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Tiny Linux SBC web-enables DIY IoT modules

Jul 28, 2014  |  Eric Brown
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LittleBits launched a tiny $59 ARM9-based “CloudBit” SBC that adds Internet access to the company’s collection of 60+ electronics modules for DIY projects.

The tiny, 15 x 10 x 5mm CloudBit single board computer adds Internet connectivity and a modest ARM9 brain to LittleBits Electronics’s popular, Lego-like platform, which is billed as an easier, plug-and-play alternative to Arduino for electronics prototyping. The LittleBits modules are available in $99 (10 modules), $149 (14 modules), and $199 (18 modules) kits, and include actuators, sensors, buzzers, dimmers, LEDs, DC motors, and other gizmos. The devices connect to each other in serial-bus fashion via magnets, enabling rapid project brainstorming without the need for soldering, wiring, or programming.



CloudBit
(click images to enlarge)

With the WiFi-enabled CloudbBit SBC, the 60+ LittleBit devices are given Internet access, enabling remote control over the web and via mobile apps to create an Internet of Things platform. A cloud API enables further services, and the CloudBit can also interface with the optional LittleBits Arduino module. The tiny SBC is available now for $59, or $99 for a Cloud Bundle that includes six LittleBits modules. The bundle comes with tutorials on making projects such as an SMS-connected doorbell and a remote controlled lamp.


CloudBit connected with LittleBits modules to create chicken-feeder device

LittleBits users can create new devices with the CloudBit or augment older designs, such as making a thermostat automatically activate at a certain temperature, or enabling a motion sensing alarm system to send alert texts to a smartphone. The platform supports the IFTTT IF-THEN scripting language for social networking connectivity. In this way, you can link LittleBits devices with web services including Facebook, Gmail, and Twitter, or IFTT-compatible hardware ecosystems like Nest and Phillips Hue. The CloudBit can also send sensor data from LittleBits devices to the mobile app.

 
CloudBit connectivity options

CloudBit based LittleBits devices offer three options for connectivity:

  • Bits to Web — Using hardware to communicate with web services and software, such as a button or motion sensor triggering a web action like an SMS message or a tweet, or logging sensor data in a spreadsheet
  • Web to Bits — Communicating events in the web to the CloudBit, including Facebook likes or Twitter follower stats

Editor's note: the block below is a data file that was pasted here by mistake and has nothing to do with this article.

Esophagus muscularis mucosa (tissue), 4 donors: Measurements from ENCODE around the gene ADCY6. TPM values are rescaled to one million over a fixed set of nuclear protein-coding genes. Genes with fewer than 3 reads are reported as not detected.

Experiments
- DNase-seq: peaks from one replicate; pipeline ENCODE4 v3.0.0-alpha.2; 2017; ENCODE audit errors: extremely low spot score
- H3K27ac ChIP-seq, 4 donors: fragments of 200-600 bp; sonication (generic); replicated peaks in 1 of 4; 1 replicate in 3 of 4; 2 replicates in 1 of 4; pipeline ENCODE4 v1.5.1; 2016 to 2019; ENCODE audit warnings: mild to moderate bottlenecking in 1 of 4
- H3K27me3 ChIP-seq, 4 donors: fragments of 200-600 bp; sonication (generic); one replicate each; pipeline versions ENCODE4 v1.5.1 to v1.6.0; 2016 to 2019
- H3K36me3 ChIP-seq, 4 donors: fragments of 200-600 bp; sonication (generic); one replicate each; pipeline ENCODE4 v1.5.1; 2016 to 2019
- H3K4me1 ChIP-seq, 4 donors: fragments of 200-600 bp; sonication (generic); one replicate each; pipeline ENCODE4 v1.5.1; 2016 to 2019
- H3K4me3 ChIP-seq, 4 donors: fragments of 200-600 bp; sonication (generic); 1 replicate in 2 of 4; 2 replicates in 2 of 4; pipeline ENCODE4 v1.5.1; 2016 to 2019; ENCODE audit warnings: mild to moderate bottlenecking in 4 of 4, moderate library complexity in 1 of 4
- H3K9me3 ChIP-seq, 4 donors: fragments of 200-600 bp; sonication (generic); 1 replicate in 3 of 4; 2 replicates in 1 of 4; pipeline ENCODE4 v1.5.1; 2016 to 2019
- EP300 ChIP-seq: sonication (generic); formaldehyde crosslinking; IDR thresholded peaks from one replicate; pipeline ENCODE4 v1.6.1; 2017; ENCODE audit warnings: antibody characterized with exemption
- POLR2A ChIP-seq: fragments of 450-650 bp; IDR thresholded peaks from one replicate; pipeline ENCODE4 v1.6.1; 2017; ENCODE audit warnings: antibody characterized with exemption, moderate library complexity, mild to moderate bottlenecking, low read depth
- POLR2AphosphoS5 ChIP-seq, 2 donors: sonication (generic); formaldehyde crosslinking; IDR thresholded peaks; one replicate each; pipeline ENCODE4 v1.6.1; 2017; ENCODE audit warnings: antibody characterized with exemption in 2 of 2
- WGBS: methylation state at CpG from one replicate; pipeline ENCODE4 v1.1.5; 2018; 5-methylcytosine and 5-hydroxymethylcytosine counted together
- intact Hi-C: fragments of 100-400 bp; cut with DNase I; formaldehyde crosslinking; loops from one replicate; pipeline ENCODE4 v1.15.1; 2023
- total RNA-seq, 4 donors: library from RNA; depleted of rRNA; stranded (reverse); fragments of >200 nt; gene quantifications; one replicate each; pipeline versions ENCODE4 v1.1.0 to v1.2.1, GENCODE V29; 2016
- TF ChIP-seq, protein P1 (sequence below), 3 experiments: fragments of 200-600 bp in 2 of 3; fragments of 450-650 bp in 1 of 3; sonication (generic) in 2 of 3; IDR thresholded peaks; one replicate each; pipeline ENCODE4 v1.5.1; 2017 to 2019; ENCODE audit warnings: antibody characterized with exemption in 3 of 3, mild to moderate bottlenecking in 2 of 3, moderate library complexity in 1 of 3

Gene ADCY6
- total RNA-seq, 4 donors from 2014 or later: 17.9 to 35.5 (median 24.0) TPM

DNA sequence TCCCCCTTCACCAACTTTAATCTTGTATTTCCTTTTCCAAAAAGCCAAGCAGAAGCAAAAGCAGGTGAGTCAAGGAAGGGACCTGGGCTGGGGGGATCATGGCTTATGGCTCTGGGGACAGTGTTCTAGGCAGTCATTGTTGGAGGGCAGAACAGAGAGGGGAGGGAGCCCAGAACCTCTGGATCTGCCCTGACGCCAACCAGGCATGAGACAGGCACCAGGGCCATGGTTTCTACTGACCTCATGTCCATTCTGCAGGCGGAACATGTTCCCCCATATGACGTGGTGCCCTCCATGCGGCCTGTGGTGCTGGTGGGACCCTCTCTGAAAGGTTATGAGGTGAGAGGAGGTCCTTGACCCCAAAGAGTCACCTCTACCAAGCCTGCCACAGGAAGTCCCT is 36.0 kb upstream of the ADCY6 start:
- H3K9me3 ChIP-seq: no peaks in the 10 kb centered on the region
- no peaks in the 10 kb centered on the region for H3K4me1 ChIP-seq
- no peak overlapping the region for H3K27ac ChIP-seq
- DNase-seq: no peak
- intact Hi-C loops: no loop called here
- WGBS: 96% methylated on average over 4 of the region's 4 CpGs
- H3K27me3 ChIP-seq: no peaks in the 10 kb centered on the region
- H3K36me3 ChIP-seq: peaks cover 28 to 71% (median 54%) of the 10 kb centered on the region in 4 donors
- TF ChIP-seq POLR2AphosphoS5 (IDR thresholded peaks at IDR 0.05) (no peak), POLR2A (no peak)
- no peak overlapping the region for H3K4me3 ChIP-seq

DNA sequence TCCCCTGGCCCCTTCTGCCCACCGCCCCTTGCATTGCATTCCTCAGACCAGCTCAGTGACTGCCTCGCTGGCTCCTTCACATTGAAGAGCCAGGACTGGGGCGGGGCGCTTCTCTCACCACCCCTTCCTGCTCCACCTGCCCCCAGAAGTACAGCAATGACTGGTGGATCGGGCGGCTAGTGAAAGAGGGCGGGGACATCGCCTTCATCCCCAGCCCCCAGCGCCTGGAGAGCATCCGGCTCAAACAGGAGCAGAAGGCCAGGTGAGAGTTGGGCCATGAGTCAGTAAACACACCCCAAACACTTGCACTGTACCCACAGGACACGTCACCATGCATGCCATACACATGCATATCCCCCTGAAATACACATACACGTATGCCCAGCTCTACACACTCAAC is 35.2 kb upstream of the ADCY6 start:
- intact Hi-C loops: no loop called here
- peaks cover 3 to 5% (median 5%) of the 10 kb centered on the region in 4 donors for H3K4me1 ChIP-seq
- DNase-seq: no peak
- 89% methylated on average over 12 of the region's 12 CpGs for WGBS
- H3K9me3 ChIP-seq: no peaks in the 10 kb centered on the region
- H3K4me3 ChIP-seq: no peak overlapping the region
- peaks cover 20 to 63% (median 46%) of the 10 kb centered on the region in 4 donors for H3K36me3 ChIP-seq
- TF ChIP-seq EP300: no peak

• Bits to Bits — Communicating from CloudBit to Cloudbit over the web



CloudBit cloud architecture
(click image to enlarge)

The cloud API is built upon Node.js, along with a raw HTTP socket API for advanced users. Other components include the WebSocket streaming API, a REPL server for sys admin access, and a pub/sub messaging system. The cloud API is connected to the desktop or mobile app, which provides remote triggering or data reads from one or more CloudBits.


CloudBit mobile app (left) and CloudBit-based fish-feeder device
(click images to enlarge)

The CloudBit connects immediately to the Cloud platform, which helps it establish voltage inputs and outputs on the BitSnap connectors with 10-bit precision. Once connected to the cloud platform, the CloudBit can output any voltage between 0V and 5V or any interval of time between 0 and 32 seconds. An LED on the device turns different colors to show power, booting, WiFi connection, and connection to the cloud platform.


CloudBit Starter Bundle, with CloudBit on lower left
(click image to enlarge)

 
CloudBit hardware details

The CloudBit runs a “heavily modified” version of Arch Linux on a Freescale i.MX23 processor, also known as the i.MX233. Launched back in 2009, this ARM9-based, 454MHz SoC is notable for its variety of mixed-signal analog technology, including analog audio, A/D channels, and integrated power management.



CloudBit detail view
(click image to enlarge)

The CloudBit is equipped with 64MB of RAM and a microSD slot. A 4GB data card is loaded with the Arch Linux distro. The SBC has a built-in, USB-based WiFi radio, and offers a USB port for connecting to the included USB power module, cable, and wall adapter. I/O signals are exchanged with LittleBits modules via the two BitSnap connectors, and a UART connection on the bottom of the board provides for serial console access.

Specifications for the CloudBit include:

  • Processor — Freescale i.MX233 (1x ARM926EJ-S core @ 454MHz)
  • Memory — 64MB of RAM; microSD slot with 4GB SD card (includes Arch Linux distro)
  • Wireless — 802.11b/g (via USB)
  • I/O:
    • USB port (for power)
    • 2x BitSnap connectors for LittleBits connectivity, including ADC/DAC and GPIO signals
    • Serial console UART (3.3V, 8-N-1, 115,200 baud) on bottom of board
  • Other features — LED; setup button; optional Cloud Starter Bundle that adds button, sound trigger, long LED, servo, mounting, and power modules
  • Power — via USB (power module, wall adapter, and cable included)
  • Weight — 0.34 lbs (0.154 kg)
  • Dimensions — 15 x 10 x 5mm
  • Operating system — Arch Linux




CloudBit in action

 
Further information

The CloludBit is available now for $59, or $99 for a Cloud Bundle that includes six LittleBits modules. More information may be found at the CloudBit product page and the CloudBit announcement.
 

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